Jean-Luc Mélenchon collects voting papers before voting at a polling station in Paris on June 30, 2024.

Macron’s decision to call France’s first election since 1997 took the country and his closest allies by surprise. Sunday’s vote was held three years earlier than necessary and three weeks after Macron’s Renaissance Party was defeated by the RN in European Parliament elections.

Macron has pledged to see out the remainder of his final presidential term until 2027, but he now faces the prospect of appointing a prime minister from the opposition – in a rare arrangement known as “collaboration”.

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The French government faces little trouble enacting laws when the president and the majority in parliament are from the same party. When they don’t, things can grind to a halt. While the president decides the country’s foreign, Europe and defense policy, the parliamentary majority is responsible for passing domestic laws such as pensions and taxation.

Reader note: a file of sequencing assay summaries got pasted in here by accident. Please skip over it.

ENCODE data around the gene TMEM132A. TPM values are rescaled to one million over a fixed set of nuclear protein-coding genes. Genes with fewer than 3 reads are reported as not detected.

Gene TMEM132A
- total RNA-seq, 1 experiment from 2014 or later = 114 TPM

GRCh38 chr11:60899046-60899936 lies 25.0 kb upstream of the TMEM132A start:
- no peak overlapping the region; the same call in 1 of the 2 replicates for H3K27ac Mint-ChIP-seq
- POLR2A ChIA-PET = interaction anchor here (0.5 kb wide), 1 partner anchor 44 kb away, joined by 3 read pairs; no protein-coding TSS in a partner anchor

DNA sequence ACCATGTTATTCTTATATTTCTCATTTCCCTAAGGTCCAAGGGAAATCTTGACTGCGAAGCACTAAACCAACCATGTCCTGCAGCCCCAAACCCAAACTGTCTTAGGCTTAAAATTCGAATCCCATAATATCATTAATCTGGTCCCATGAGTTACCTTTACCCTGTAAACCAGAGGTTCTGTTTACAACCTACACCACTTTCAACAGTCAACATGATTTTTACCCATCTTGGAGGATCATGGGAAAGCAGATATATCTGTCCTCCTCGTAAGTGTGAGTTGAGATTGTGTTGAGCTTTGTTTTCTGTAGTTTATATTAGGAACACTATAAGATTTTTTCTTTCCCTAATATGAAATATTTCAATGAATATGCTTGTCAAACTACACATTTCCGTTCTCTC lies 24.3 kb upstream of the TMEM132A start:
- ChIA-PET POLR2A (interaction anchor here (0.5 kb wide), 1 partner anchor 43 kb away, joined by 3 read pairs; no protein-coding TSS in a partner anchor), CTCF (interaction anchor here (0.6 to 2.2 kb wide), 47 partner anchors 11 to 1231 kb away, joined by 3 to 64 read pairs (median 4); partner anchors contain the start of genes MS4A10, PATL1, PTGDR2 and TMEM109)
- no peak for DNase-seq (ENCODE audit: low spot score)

But these remittances, combined, could send France into a constitutional crisis. Bardella, for example, has ruled out sending troops to help Ukraine resist a Russian invasion — a Macron idea — saying Kiev would not allow French military equipment to be used to attack targets inside Russia. It is not clear whose will will prevail in such disputes where the line between domestic and foreign policy is blurred.

Geoffrey van der Hasselt/AFP/Getty Images

Demonstrators stand on top of a monument and light a candle as they take part in a rally after the results of the first round of French parliamentary elections were announced at Place de la République in Paris on June 30, 2024.

A far-right government could spell fiscal and constitutional crisis. The RN has made lavish spending pledges at a time when France’s budget is being brutally slashed by Brussels – from rolling back Macron’s pension reforms to cutting taxes on fuel, gas and electricity.

With Europe’s biggest deficits, France may need to undergo a period of austerity to avoid falling foul of the European Commission’s new fiscal rules. But, if implemented, the RN’s spending plans could increase France’s deficit – which has alerted bond markets and led to warnings of a “Lis Truss-style financial crisis”.

In a scathing statement Sunday evening, Macron said the high turnout showed French voters’ “desire to clarify the political situation” and called on his supporters to rally for a second round.

“In the face of the national rally, the time has come for a broad, clear Democratic and Republican rally for the runoff,” he said.